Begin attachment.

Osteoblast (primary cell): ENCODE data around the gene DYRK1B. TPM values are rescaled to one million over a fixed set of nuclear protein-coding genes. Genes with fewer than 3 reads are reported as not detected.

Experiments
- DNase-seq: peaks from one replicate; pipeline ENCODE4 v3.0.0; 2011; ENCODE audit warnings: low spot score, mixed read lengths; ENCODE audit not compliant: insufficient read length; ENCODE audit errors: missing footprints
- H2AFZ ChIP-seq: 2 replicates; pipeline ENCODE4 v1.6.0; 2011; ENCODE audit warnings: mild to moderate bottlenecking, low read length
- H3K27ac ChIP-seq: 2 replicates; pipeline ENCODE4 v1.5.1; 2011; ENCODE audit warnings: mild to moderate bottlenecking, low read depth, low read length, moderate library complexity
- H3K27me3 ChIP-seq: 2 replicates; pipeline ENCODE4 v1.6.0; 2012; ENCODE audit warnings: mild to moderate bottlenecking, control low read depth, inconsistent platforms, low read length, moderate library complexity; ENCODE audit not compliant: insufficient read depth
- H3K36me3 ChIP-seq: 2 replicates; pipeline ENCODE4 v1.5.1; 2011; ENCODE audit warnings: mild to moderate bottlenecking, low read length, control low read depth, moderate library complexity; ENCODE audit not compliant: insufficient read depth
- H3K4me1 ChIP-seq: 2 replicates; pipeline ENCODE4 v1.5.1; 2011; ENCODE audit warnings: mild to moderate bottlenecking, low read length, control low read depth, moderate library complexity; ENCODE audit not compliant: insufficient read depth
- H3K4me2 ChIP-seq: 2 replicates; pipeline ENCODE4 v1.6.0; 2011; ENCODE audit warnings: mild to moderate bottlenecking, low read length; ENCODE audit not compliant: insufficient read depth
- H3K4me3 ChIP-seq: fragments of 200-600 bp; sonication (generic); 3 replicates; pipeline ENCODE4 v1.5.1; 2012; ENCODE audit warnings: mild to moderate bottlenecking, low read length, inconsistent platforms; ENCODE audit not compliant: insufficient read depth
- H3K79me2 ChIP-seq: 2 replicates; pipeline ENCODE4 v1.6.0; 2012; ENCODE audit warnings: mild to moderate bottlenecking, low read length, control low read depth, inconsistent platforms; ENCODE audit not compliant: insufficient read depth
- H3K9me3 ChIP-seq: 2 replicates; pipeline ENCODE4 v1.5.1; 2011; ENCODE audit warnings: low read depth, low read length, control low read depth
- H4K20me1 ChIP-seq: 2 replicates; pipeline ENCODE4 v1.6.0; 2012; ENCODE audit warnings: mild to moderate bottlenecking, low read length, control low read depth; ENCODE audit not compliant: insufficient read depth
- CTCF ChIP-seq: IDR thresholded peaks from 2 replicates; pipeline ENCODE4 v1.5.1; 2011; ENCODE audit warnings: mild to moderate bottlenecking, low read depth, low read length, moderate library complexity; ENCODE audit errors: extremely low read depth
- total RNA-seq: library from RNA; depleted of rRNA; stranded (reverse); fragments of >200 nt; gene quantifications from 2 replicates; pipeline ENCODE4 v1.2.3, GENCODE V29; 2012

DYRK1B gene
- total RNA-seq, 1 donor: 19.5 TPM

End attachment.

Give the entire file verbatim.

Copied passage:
Osteoblast (primary cell): ENCODE data around the gene DYRK1B. TPM values are rescaled to one million over a fixed set of nuclear protein-coding genes. Genes with fewer than 3 reads are reported as not detected.

Experiments
- DNase-seq: peaks from one replicate; pipeline ENCODE4 v3.0.0; 2011; ENCODE audit warnings: low spot score, mixed read lengths; ENCODE audit not compliant: insufficient read length; ENCODE audit errors: missing footprints
- H2AFZ ChIP-seq: 2 replicates; pipeline ENCODE4 v1.6.0; 2011; ENCODE audit warnings: mild to moderate bottlenecking, low read length
- H3K27ac ChIP-seq: 2 replicates; pipeline ENCODE4 v1.5.1; 2011; ENCODE audit warnings: mild to moderate bottlenecking, low read depth, low read length, moderate library complexity
- H3K27me3 ChIP-seq: 2 replicates; pipeline ENCODE4 v1.6.0; 2012; ENCODE audit warnings: mild to moderate bottlenecking, control low read depth, inconsistent platforms, low read length, moderate library complexity; ENCODE audit not compliant: insufficient read depth
- H3K36me3 ChIP-seq: 2 replicates; pipeline ENCODE4 v1.5.1; 2011; ENCODE audit warnings: mild to moderate bottlenecking, low read length, control low read depth, moderate library complexity; ENCODE audit not compliant: insufficient read depth
- H3K4me1 ChIP-seq: 2 replicates; pipeline ENCODE4 v1.5.1; 2011; ENCODE audit warnings: mild to moderate bottlenecking, low read length, control low read depth, moderate library complexity; ENCODE audit not compliant: insufficient read depth
- H3K4me2 ChIP-seq: 2 replicates; pipeline ENCODE4 v1.6.0; 2011; ENCODE audit warnings: mild to moderate bottlenecking, low read length; ENCODE audit not compliant: insufficient read depth
- H3K4me3 ChIP-seq: fragments of 200-600 bp; sonication (generic); 3 replicates; pipeline ENCODE4 v1.5.1; 2012; ENCODE audit warnings: mild to moderate bottlenecking, low read length, inconsistent platforms; ENCODE audit not compliant: insufficient read depth
- H3K79me2 ChIP-seq: 2 replicates; pipeline ENCODE4 v1.6.0; 2012; ENCODE audit warnings: mild to moderate bottlenecking, low read length, control low read depth, inconsistent platforms; ENCODE audit not compliant: insufficient read depth
- H3K9me3 ChIP-seq: 2 replicates; pipeline ENCODE4 v1.5.1; 2011; ENCODE audit warnings: low read depth, low read length, control low read depth
- H4K20me1 ChIP-seq: 2 replicates; pipeline ENCODE4 v1.6.0; 2012; ENCODE audit warnings: mild to moderate bottlenecking, low read length, control low read depth; ENCODE audit not compliant: insufficient read depth
- CTCF ChIP-seq: IDR thresholded peaks from 2 replicates; pipeline ENCODE4 v1.5.1; 2011; ENCODE audit warnings: mild to moderate bottlenecking, low read depth, low read length, moderate library complexity; ENCODE audit errors: extremely low read depth
- total RNA-seq: library from RNA; depleted of rRNA; stranded (reverse); fragments of >200 nt; gene quantifications from 2 replicates; pipeline ENCODE4 v1.2.3, GENCODE V29; 2012

DYRK1B gene
- total RNA-seq, 1 donor: 19.5 TPM